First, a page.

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But alas, train travel to London Waterloo and back was not cheap. I flinched when the ticket man told me the total price. It was a worthy investment, no doubt about that. But February’s budget was in dire need of fixing.

I had already taken £20 out to cope with January, meaning before London, I had £80 set for February. But then came my £28 train ticket, along with a coffee out on the day itself, costing £2. So that left me with £50 in total. Or so I thought. I had forgotten the shopping spree I had on Thursday. I spent £10 on some washing up supplies, reduced gluten-free bread (wasn’t going to let that pass me by!) and other such foodstuffs. So, in fact, I had £40 left for the month of February. This was going to take some seriously planning.

I have a decent amount of stock in my cupboards at the moment though, so I knew my shopping budget wasn’t going to be large. After calculating the rest of my outgoings, I had £4 left for food for the month. I know how to be frugal, but I can’t work miracles! So I’ve moved £10 from March’s budget, giving me £14 for the month. I’m very aware that I’m spending March’s funds in what is still technically January, but needs must. It will all balance out in the end.

To give myself a decent £10 food shop mid-Feb, I took the £4 and the change in my purse off to Sainsbury’s this morning. This is what I came back with:

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Only the essentials for this shopping trip. The biggest treat was spending an extra 20p on proper syrup instead of jam. I much prefer golden syrup on my morning porridge.

Things are tight this month, but I think they will be for all of the months left ahead. The best I can do is to keep trying and keep focusing on my ultimate goal. When I have that in mind, there is no hardship to be found anywhere.

Frugal Fridays #17: Grocery shopping tip

No matter how much I squeezed it, the five pound note in my purse was only going to stretch so far. I did the normal scramble around my room in search of loose change, but as I’m always prudent with my money, this only yielded 20p. Then, I remembered Belle, of Beauty and the Beast fame.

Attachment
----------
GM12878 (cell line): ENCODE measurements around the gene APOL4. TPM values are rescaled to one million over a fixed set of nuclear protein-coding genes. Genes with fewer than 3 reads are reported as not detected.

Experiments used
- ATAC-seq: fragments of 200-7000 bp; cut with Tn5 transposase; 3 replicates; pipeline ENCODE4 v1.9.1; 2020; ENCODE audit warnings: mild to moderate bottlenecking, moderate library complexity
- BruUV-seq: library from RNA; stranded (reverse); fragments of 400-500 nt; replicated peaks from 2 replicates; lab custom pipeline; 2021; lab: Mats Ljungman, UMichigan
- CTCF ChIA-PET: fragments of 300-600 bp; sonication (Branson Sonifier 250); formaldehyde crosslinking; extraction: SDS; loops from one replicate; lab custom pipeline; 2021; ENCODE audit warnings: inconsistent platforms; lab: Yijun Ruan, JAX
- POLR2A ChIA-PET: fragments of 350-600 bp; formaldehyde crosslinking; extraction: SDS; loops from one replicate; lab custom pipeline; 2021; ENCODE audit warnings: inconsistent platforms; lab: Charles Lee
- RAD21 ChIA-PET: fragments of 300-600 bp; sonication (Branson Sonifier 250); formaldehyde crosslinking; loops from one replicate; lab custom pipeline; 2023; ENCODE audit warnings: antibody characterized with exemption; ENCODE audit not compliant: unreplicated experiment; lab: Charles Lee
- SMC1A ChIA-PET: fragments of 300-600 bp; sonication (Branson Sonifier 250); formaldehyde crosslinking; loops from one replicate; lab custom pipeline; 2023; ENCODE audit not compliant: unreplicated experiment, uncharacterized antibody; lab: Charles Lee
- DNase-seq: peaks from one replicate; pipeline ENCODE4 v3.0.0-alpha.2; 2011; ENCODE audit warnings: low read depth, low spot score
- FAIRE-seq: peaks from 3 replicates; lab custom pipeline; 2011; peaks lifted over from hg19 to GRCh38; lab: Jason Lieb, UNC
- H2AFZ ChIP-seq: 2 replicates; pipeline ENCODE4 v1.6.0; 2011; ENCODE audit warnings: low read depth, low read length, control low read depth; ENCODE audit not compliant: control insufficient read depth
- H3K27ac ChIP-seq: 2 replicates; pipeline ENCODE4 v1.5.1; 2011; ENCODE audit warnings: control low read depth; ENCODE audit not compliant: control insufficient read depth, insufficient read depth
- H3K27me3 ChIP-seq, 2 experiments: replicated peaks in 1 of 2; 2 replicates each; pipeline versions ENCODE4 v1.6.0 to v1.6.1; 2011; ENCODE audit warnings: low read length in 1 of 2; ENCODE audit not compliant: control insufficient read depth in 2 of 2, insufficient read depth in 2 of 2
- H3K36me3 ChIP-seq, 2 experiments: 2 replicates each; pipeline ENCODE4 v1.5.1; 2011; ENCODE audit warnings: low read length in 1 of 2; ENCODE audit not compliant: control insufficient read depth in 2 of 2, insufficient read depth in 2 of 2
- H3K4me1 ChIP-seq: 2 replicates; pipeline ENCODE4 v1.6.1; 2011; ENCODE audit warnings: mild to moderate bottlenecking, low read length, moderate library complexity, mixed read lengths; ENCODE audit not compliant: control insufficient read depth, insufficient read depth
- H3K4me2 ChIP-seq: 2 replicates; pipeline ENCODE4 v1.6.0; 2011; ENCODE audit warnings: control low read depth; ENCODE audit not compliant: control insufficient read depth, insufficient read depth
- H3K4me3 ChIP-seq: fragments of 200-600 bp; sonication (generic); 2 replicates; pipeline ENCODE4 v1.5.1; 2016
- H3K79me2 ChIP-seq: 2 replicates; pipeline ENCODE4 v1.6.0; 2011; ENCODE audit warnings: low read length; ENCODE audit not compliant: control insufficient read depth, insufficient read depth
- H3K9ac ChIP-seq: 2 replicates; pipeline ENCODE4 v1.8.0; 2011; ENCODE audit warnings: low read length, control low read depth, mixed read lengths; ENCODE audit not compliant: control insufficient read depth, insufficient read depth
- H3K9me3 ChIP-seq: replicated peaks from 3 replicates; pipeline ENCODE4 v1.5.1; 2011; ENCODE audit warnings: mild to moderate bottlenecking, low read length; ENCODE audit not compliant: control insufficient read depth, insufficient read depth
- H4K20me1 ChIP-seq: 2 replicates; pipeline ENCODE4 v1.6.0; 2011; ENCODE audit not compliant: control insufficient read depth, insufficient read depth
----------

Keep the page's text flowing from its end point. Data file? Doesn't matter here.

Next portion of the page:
In our first semester in this house, contributions were added to the Belle-shaped moneybox to purchase household items. Now we have a new system whereby each of us is responsible for a different item. My job, for example, is to maintain supplies of washing up liquid and sponges.

“Is there any money left in Belle?” I asked my house mate.

“No idea, no one’s checked for ages,” said she. “Have a look.”

The content of the moneybox was £1.20, all in silver and copper coins.

“Oh, that’s not real money.” The housemate said with a sigh.

“Do you mind if I have it then?”

Yes, it was cheeky, but if you don’t ask than you don’t get. And I do assist the household by buying washing up supplies. So my budget for my food shop soared to £6.40! I spent a grand total of £6.23 in the end and here’s what I got:

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I went into Sainsbury’s armed with a list, like I normally do. Next to each item is the corresponding price. That way, I have a rough idea of how much my grocery bill will be. But this trip, each time I made a saving on an item, I made a note of it. For example, I had written down 20p for onions, but they only came to 12p – 8p saved. They totted up as I was going round the shop. I had 90p allocated to buy butter, so when I saw the reduced posh Lurpak butter for 99p, I knew I could afford it because of the savings I made elsewhere. I’m sure most of you shop in this manner already, but it really did help me to stick to my budget, so I thought I’d share my new found knowledge.

It felt very satisfactory knowing that I was getting the most from each penny. Even the kind checkout lady commented on the amount of products I had managed to buy. It did feel good carrying home my heavy shopping bags, filled with my lovely bargains. I do believe I’ve caught the frugal living bug good and proper.